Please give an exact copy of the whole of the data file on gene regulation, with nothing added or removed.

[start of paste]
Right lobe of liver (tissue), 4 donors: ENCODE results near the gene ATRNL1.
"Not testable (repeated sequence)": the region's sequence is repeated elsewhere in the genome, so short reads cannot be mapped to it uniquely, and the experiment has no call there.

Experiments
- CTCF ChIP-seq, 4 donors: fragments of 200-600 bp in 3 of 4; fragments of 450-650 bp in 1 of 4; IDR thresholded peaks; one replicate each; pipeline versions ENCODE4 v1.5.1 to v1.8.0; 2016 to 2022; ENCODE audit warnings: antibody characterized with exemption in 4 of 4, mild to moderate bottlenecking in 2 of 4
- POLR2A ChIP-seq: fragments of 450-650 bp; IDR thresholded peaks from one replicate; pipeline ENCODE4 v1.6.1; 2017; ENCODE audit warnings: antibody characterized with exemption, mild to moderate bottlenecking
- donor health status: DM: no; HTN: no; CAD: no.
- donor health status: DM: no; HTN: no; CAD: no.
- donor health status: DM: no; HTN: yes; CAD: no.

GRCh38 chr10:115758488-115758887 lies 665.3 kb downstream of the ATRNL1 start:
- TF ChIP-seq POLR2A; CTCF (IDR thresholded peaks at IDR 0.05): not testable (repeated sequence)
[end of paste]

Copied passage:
Right lobe of liver (tissue), 4 donors: ENCODE results near the gene ATRNL1.
"Not testable (repeated sequence)": the region's sequence is repeated elsewhere in the genome, so short reads cannot be mapped to it uniquely, and the experiment has no call there.

Experiments
- CTCF ChIP-seq, 4 donors: fragments of 200-600 bp in 3 of 4; fragments of 450-650 bp in 1 of 4; IDR thresholded peaks; one replicate each; pipeline versions ENCODE4 v1.5.1 to v1.8.0; 2016 to 2022; ENCODE audit warnings: antibody characterized with exemption in 4 of 4, mild to moderate bottlenecking in 2 of 4
- POLR2A ChIP-seq: fragments of 450-650 bp; IDR thresholded peaks from one replicate; pipeline ENCODE4 v1.6.1; 2017; ENCODE audit warnings: antibody characterized with exemption, mild to moderate bottlenecking
- donor health status: DM: no; HTN: no; CAD: no.
- donor health status: DM: no; HTN: no; CAD: no.
- donor health status: DM: no; HTN: yes; CAD: no.

GRCh38 chr10:115758488-115758887 lies 665.3 kb downstream of the ATRNL1 start:
- TF ChIP-seq POLR2A; CTCF (IDR thresholded peaks at IDR 0.05): not testable (repeated sequence)